NHS Confederation responds to Rishi Sunak's promise to put health service on 'war footing'

Danny Mortimer, deputy chief executive of the NHS Confederation, responds to leadership candidate Rishi Sunak's NHS promises.

22 July 2022

Responding to Conservative leadership candidate Rishi Sunak's promises to put the NHS on a "war footing" and tackle waiting lists, Danny Mortimer, deputy chief executive of the NHS Confederation, said:

"The former chancellor is absolutely right to recognise the challenges and backlogs facing our NHS as the country’s biggest public service emergency. NHS leaders will agree with his visions of a health service that improves and hastens the prevention and treatment of illnesses through measures such as expanding diagnostic hubs, much of which is in place already.

"But Mr Sunak’s plan cannot honestly be described as putting the NHS on a war footing, and realism is desperately needed.

"The ability of the NHS to tackle waiting lists and improve the quality of care is being severely undermined by a growing shortage of around 105,000 staff, crumbling infrastructure and estates, and the profound impact of a crisis in social care. These risks are heightened by the Government’s refusal to fund in full the new pay deal.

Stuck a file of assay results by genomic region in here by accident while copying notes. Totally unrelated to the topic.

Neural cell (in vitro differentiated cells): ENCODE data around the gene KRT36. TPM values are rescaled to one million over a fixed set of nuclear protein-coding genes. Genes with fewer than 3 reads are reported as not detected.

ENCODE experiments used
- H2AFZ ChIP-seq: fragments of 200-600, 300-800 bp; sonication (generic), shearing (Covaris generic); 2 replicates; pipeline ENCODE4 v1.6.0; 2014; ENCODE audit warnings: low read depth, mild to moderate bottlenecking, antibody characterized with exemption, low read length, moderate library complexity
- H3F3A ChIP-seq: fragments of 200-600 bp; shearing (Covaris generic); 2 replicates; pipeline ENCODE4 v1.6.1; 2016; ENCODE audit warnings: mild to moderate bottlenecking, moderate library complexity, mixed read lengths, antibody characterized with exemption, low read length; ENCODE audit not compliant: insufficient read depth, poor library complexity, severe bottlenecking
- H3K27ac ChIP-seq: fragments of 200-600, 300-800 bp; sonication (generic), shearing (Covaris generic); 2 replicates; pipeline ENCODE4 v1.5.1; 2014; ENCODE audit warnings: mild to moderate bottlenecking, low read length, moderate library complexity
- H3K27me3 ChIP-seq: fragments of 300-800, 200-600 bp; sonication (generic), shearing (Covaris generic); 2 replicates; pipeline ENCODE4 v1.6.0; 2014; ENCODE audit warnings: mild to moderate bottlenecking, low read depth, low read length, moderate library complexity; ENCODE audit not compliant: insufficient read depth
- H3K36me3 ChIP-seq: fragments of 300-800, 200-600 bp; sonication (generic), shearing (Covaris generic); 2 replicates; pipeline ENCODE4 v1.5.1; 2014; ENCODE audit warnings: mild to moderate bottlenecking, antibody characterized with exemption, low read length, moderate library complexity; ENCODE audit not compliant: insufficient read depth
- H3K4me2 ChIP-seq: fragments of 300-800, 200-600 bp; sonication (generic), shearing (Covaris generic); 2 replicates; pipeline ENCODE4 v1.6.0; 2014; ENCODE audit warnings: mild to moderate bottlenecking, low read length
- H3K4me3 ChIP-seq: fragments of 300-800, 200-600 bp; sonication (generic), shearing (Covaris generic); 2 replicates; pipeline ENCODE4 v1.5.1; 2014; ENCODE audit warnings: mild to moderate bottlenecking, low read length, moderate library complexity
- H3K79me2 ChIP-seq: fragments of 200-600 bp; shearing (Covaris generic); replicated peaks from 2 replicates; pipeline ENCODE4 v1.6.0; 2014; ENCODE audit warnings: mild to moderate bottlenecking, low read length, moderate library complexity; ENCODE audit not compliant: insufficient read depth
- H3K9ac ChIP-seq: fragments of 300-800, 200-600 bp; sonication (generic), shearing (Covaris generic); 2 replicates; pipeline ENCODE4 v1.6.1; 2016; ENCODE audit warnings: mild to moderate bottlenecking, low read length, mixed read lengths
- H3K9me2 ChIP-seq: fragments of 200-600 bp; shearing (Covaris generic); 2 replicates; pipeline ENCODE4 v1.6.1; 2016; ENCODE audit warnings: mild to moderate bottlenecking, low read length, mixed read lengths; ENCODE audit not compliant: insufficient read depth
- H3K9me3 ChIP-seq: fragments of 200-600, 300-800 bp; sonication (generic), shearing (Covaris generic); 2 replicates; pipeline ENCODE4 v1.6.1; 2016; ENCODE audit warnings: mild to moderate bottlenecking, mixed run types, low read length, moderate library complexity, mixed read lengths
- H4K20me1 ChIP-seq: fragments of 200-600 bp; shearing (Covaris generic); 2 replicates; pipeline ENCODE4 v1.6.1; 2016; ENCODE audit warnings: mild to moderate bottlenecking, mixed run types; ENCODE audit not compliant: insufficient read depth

"Despite these challenges, the NHS in England is facing its first real-terms cut in funding this year since 1997 due to unexpected cost pressures and soaring inflation. This reality is not addressed in Mr Sunak’s plan or rhetoric.

"How can any Prime Minister claim the NHS is on a war footing without giving it the troops or equipment that it needs on the frontline?

"If either of the Tory leadership candidates truly intend to improve the care patients have every right to expect, they must commit to giving the NHS the capital investment it desperately needs.

"Both candidates must commit to a fully funded plan for expanding the number of health and social care staff and be honest about how long it will take to find and educate these desperately needed people.

"The Tory leadership candidates must also acknowledge the wider array of healthcare shortages and delays on multiple fronts. There are huge treatment backlogs beyond elective care that people are suffering from. For example, we have seen a 52 per cent rise in emergency referrals for under-18s to mental health crisis care over the last two years, while dedicated mental health beds have been cut by 20 per cent over the last five years.

"Finally, the heath of the population is not just about the people or their facilities and kit. It is about acting to address the causes of ill health, and in particular addressing the systemic poverty our members see in far too many of the communities they service. Action is need therefore across very part of government policy."